We are tucked up in a lovely hostel in Foz de Iguassu after three incredible days in Rio De Janeiro. Over a few Brahmas last night we decided Rio is now one of our favourite cities with its incredible energy, stunning landscape and the changing shape of the city and the favelas.
On Tuesday we woke to the sight of a rain, mist and windswept Rio which immediately put an end to our hopes of the helicopter trip. Instead Jose (our driver kindly arranged by the awesome Tom Robinson and his company Dehouche) took us on a 6 hour tour of Rio that took in some incredible sights as we slowly learned the history of Brazil and Rio de Janeiro whilst travelling in what was basically a tank:
Listening to him talking with such passion about the city as we drove all around it helped bring the city to life rather than just a series of pretty building. Unfortunately that night we went out for our anniversary dinner and had a very nice bottle of Argentinian Malbec so I can’t remember many of the stories and you will have to just enjoy the pretty pictures from our tour:
One of our first stops was to the Benedictine Monastery (Mosteiro de Sao Bento) which truly had to be seen to be believed. A reflection of the gold rush this Monastery is hand carved wood layered with gold leaf and the result is spectacular:
After the monastery we had a brief trip to the Maracana where the World Judo Championships were taking place. Surprisingly we didn’t watch any but it was good to see the stadium almost finished (this is something of a running joke for Brazilians who have been told it is almost finished for about 12 months now):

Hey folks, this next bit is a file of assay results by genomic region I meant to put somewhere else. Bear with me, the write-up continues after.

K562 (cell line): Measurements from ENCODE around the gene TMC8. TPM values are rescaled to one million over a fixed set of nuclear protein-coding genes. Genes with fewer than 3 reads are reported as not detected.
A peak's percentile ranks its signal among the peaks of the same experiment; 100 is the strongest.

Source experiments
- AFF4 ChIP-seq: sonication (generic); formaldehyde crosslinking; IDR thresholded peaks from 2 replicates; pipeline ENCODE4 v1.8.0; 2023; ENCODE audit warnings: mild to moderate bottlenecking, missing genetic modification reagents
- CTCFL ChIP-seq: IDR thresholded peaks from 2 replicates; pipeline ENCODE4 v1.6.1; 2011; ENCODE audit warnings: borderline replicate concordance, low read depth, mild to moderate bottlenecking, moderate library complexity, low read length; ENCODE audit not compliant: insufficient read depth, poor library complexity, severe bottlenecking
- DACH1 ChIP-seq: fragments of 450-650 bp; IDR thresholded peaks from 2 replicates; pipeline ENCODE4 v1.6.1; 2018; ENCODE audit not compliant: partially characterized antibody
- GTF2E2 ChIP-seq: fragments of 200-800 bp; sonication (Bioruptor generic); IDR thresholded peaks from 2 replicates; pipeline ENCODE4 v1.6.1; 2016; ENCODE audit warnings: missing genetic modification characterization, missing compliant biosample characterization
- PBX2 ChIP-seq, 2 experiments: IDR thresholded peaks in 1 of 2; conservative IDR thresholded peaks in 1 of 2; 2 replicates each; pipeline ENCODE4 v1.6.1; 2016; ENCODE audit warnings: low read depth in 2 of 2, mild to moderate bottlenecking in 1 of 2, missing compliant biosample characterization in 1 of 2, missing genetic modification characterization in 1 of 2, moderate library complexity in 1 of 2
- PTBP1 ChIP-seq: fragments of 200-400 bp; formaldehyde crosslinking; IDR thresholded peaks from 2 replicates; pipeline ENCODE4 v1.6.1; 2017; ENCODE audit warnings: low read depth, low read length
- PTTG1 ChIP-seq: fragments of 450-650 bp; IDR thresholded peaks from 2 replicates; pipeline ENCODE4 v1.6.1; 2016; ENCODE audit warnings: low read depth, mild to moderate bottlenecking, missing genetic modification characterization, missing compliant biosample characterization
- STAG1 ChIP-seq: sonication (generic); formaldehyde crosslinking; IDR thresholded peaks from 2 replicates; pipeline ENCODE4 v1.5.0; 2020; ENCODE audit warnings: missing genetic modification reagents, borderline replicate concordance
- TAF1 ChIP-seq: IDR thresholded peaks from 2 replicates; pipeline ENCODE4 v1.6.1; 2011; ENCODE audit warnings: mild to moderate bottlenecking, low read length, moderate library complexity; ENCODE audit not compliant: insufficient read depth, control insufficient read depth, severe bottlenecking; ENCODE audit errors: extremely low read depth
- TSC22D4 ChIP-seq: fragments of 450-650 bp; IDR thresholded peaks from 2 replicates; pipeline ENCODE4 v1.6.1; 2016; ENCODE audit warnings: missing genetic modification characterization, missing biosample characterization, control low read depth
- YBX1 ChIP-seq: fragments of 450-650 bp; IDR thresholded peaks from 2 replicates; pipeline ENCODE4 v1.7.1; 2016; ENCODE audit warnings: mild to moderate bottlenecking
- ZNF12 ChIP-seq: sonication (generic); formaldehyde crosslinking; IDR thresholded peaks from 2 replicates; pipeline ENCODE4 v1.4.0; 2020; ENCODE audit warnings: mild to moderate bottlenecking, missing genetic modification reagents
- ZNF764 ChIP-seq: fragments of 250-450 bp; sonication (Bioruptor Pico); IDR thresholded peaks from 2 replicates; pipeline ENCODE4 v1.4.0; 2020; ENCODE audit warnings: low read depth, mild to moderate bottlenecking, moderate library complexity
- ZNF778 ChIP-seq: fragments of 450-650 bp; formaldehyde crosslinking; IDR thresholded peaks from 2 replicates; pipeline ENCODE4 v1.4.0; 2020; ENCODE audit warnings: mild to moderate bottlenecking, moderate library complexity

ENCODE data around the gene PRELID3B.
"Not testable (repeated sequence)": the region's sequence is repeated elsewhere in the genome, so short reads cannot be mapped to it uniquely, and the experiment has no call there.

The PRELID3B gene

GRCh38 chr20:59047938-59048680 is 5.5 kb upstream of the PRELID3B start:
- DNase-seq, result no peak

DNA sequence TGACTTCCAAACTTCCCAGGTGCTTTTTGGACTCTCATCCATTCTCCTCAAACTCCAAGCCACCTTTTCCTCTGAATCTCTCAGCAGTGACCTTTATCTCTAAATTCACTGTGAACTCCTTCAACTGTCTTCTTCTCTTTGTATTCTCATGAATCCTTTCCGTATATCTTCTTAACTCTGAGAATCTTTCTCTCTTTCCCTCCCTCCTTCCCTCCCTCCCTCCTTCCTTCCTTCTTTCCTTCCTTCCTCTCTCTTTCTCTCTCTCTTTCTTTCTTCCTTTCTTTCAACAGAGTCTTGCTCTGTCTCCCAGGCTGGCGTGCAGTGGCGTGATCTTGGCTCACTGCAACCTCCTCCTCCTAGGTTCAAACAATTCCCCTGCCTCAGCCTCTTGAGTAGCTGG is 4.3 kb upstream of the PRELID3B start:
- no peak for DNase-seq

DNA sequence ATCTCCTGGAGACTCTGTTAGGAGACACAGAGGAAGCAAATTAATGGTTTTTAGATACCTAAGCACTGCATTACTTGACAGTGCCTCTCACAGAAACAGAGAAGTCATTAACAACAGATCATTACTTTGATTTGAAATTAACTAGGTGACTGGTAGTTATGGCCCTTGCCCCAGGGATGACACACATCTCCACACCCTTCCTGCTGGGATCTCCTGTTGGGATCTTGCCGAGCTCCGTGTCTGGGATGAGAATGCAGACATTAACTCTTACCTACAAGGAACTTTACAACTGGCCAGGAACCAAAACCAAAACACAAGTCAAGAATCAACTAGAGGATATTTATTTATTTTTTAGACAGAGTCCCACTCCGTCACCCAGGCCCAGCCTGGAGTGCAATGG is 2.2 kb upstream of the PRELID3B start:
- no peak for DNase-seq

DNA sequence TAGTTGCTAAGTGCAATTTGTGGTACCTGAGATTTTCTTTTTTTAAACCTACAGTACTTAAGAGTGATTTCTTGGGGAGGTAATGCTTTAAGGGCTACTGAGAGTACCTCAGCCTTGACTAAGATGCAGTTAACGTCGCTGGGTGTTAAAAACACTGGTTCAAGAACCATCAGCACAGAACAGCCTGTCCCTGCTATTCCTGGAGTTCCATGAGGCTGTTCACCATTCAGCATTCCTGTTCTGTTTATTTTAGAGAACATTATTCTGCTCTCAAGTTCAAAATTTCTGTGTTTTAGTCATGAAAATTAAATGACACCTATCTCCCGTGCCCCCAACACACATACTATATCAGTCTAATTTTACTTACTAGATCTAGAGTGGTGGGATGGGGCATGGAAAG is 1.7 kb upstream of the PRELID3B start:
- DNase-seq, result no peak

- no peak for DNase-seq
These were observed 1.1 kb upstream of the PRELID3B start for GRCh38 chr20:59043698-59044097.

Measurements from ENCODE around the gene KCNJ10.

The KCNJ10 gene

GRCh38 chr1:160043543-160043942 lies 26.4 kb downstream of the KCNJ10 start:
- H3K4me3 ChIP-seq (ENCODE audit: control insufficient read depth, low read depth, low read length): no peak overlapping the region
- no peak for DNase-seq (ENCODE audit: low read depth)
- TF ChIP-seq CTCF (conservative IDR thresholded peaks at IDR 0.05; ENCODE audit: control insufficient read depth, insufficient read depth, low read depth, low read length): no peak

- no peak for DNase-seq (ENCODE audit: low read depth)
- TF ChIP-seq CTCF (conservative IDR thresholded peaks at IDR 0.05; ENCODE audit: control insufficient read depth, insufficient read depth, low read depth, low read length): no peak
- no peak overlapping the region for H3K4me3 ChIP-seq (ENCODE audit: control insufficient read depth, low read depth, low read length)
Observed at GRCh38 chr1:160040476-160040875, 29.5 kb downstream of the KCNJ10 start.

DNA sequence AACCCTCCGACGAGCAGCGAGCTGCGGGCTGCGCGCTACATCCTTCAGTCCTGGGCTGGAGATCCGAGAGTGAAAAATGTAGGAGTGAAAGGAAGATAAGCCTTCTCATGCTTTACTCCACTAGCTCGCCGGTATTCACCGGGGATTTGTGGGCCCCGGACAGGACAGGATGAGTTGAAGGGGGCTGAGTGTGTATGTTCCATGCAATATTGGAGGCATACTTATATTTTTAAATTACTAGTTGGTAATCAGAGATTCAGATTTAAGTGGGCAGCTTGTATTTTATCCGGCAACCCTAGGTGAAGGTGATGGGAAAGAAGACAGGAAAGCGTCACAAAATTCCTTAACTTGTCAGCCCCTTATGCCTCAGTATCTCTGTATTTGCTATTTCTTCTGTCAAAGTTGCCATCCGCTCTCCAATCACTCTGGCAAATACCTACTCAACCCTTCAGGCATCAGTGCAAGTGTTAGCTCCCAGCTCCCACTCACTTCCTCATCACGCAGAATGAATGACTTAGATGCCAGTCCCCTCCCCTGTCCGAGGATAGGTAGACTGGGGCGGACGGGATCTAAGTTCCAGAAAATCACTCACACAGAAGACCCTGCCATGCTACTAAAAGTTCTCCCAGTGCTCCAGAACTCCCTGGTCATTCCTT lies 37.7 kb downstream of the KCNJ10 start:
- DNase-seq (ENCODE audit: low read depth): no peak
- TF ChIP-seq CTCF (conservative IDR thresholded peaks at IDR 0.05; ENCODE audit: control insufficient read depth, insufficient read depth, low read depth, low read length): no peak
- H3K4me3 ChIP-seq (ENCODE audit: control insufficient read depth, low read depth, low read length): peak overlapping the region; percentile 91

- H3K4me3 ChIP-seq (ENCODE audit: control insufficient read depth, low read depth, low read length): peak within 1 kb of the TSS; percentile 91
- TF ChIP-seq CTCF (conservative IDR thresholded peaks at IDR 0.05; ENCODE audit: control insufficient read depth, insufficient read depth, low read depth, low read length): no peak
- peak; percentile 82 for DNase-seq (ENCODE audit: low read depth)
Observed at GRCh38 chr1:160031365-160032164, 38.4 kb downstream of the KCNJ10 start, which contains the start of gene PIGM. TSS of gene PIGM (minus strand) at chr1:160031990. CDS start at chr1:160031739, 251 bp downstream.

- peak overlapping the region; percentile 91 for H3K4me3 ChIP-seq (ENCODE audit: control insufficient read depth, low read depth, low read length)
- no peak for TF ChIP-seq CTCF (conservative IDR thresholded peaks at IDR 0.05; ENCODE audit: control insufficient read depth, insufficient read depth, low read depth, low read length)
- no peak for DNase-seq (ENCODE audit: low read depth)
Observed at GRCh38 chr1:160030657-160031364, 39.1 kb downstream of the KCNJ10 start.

We took in the Samba stadium where Carnival passes through and the national library with row upon row of leather bound books (it did not smell of rich mahogany). Then it was to the new Cathedral which looked look a horrible concrete Chichen Itza from the outside but revealed something incredible once inside:
We then drove through the old city a bit more taking in a protest from teachers. No great surprise there – in Brazil teachers are only paid around 1000 Reais per month which is about £250 whilst politicians have recently granted themselves pay for 14 months of the year (in Brazil everybody gets 13 months pay) earning thousands and thousands.
Our next trip was to Lapa where the famous Selaron used to work his magic on a single flight of stairs that are now a place of remembrance and celebration of the man after he died (was killed) in January this year. He worked tirelessly and out of his own pocket to create something beautiful in a formerly tough area of Rio. He faced up to some of the unsavoury sides of the area and most Brazilians believe this is why he was killed:
This was pretty much the end of our tour but we did have a lovely evening at Via Sete in Ipanema where a lamb burger with every relish and condiment under the sun was destroyed by Jen and I ate another fantastic steak as we polished off that lovely Malbec.
Better weather tomorrow…